The Cybex Cloud Q has top crash test results when using the included load leg. This high ranking product offers nice quality and comfort and is easy to install with the LATCH anchors and without the base. However, the higher than average carrier weight makes this a poor choice for urban families that may need to carry baby for longer distances. This option has a cool futuristic look and feel and is a good choice for parents seeking the very best car seat for potential safety in a crash. This seat is also not a good choice for families on a budget or those looking to create a travel system as there are only a limited number of compatible strollers currently available.
Impressive crash test results
Limited stroller choice
Read full review: Cybex Cloud Q
Our favorite convertible car seats
The products below include the seats that earned top points and awards in our Convertible Car Seat Review. These seats are appropriate for older infants starting around 9 months will last until your baby is a child around age 5-7 years. Your baby will outgrow their infant seat's rated size and weight limits eventually, but it is safer if you plan to transition earlier, and we recommend moving to a convertible in 9-11 months range.
Best overall convertible seat
Britax Boulevard ClickTight ARB
The Britax Boulevard ClickTight is the perfect seat for parents who are worried about installing the seat correctly (probably all of us), which is why we would highly recommend this seat to friends. This convertible option earned perfect 10 of 10 scores for installation using both the LATCH system and the vehicle belt, making it a standout option and the only seat we feel is practically foolproof. This seat is easy to use with impressive comfort and quality construction. We think parents will love the look, feel, and features of this unique seat. The ClickTight has a slightly above average score for crash test results, but we remind parents that this means it exceeded the Federal requirements, and given that poor installation often translates to more injuries, we think the installation performance of this seat makes up for the average crash test results.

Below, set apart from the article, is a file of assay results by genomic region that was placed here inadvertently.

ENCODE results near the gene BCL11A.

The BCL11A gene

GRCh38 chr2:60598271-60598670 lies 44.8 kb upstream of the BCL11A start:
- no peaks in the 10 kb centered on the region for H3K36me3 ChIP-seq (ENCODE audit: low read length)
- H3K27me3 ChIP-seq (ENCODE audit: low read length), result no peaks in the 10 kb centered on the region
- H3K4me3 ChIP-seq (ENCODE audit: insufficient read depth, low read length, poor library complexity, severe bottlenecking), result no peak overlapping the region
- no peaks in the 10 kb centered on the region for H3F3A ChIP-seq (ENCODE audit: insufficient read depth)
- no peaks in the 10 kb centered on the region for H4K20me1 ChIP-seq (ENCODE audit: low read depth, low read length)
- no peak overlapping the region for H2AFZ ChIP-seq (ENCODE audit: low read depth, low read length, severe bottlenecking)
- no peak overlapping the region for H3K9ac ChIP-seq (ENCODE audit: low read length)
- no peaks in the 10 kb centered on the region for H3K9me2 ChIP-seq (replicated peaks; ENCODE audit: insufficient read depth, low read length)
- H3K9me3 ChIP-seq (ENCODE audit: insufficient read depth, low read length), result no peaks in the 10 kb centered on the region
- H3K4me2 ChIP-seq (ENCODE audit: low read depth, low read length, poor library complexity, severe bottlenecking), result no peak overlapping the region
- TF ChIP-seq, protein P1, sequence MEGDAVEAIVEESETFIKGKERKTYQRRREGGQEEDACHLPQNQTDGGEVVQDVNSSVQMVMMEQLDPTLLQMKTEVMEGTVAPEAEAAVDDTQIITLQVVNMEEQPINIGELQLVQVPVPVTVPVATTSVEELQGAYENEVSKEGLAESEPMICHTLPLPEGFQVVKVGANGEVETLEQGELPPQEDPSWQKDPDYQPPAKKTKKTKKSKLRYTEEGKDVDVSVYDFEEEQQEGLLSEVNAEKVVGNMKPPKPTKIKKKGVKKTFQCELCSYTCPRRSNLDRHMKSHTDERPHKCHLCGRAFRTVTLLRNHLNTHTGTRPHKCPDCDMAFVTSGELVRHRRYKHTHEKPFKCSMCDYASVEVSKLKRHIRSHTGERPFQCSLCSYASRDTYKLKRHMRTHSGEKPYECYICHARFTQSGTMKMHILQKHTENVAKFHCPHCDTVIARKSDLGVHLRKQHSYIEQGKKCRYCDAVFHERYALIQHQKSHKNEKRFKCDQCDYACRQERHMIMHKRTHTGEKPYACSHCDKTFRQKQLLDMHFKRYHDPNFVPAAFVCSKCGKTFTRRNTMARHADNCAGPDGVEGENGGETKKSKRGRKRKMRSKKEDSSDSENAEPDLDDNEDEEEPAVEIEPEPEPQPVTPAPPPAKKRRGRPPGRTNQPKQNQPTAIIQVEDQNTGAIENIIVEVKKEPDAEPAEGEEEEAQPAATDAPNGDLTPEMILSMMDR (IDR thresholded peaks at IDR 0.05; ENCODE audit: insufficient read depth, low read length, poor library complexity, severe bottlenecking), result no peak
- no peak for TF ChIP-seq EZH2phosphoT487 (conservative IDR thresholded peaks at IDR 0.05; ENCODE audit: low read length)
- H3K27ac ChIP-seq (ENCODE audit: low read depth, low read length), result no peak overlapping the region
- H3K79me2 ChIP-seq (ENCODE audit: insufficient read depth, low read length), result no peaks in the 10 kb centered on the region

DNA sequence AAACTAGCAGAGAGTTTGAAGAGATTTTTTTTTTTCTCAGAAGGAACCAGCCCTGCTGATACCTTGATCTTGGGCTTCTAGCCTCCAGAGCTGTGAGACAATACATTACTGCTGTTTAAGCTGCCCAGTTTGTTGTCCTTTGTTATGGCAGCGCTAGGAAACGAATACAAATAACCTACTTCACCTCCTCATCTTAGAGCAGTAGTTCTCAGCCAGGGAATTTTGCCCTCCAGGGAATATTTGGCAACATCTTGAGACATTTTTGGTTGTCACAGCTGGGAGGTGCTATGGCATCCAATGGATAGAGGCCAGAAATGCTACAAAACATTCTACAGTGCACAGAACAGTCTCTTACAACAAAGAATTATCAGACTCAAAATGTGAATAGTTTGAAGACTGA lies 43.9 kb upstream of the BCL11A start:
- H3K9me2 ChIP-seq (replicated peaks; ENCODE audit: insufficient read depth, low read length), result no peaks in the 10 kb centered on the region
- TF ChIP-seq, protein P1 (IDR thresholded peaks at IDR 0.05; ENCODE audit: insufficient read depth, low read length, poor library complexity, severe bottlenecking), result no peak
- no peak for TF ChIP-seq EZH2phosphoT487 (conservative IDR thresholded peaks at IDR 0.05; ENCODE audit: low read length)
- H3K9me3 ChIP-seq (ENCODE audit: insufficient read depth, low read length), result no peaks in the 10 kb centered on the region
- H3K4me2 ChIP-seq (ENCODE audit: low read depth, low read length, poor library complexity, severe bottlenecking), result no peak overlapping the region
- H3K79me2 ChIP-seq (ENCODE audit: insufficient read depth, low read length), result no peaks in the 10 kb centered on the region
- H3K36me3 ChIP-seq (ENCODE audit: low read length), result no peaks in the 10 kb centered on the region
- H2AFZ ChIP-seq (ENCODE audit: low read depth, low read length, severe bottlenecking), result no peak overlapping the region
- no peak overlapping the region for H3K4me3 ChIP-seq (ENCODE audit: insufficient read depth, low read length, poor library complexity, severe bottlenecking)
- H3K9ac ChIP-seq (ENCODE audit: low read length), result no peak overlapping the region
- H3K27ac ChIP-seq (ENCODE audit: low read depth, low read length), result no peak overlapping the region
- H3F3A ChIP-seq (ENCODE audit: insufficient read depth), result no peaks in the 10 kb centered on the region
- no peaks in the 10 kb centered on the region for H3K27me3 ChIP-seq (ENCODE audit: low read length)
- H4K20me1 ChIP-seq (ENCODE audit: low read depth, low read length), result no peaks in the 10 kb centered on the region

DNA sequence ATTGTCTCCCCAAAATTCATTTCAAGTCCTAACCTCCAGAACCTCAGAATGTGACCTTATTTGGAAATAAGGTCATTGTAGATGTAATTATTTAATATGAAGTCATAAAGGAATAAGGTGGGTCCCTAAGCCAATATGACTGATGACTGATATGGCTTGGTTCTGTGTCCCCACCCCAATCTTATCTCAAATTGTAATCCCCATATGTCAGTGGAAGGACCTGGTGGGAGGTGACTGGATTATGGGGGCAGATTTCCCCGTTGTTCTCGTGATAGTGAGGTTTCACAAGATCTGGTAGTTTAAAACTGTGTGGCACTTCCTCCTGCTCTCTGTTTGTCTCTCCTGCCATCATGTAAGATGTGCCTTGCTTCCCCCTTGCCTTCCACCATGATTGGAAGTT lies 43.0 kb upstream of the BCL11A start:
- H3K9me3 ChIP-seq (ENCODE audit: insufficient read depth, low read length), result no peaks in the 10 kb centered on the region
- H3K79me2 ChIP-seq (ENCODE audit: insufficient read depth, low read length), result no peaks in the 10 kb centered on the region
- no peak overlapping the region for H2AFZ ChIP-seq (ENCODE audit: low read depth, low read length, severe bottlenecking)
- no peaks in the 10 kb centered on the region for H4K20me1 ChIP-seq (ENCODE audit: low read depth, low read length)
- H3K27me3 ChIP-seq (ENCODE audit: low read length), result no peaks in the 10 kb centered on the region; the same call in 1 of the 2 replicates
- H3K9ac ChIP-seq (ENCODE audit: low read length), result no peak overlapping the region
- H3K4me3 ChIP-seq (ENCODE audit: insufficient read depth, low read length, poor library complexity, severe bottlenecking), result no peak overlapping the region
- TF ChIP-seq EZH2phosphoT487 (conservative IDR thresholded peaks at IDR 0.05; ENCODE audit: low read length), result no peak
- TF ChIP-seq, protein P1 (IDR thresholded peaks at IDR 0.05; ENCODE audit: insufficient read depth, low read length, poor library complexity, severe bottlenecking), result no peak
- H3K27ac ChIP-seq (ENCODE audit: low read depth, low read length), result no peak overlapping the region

Easiest to install
Easy to use
Average crash test performance
Read full review: Britax Boulevard ClickTight
Crash testing standout
The Britax Marathon has the best crash test results, earning it the highest crash test score for convertible seats. Given the importance of this metric, we think the Marathon is definitely a finalist option for most parents. This seat also performed well in our tests for installation, which is the co-contributing factor to keeping baby safe in a car. Across the board, it is hard to find anything not to love about the Marathon, which makes it one of our personal favorites. This seat features an easy to use non-rethread harness adjustment, it is comfortable and well made, and is relatively light compared to other high scoring seats. With a reasonable middle of the road price, there are few families that won't find this seat in their final options list.
High crash test score
Easy to install using both methods
Easy to use
Hard to access belt pathway for installation using the vehicle belt
Read full review: Britax Marathon
Best budget-friendly convertible seat
The Britax Roundabout is very similar to the Britax Marathon with the exception of the rethread harness adjustment. This makes it a good option for parents on a tighter budget who still want a high quality, easy to install seat. This option is lightweight and good for parents that may need to carry or move their seat frequently, but it still manages to be comfortable and nicely padded for comfort. This Britax option is missing some of the frills found on its more expensive brothers and it sports the harder to use rethread harness adjustment system, but luckily you will only need to mess with this occasionally when baby grows taller. In the end, we don't think parents will miss most of these additions and the price savings of more than $100 will leave you smiling all the way through installation. Even better, the above average crash test results mean you aren't compromising potential safety for a cheaper price.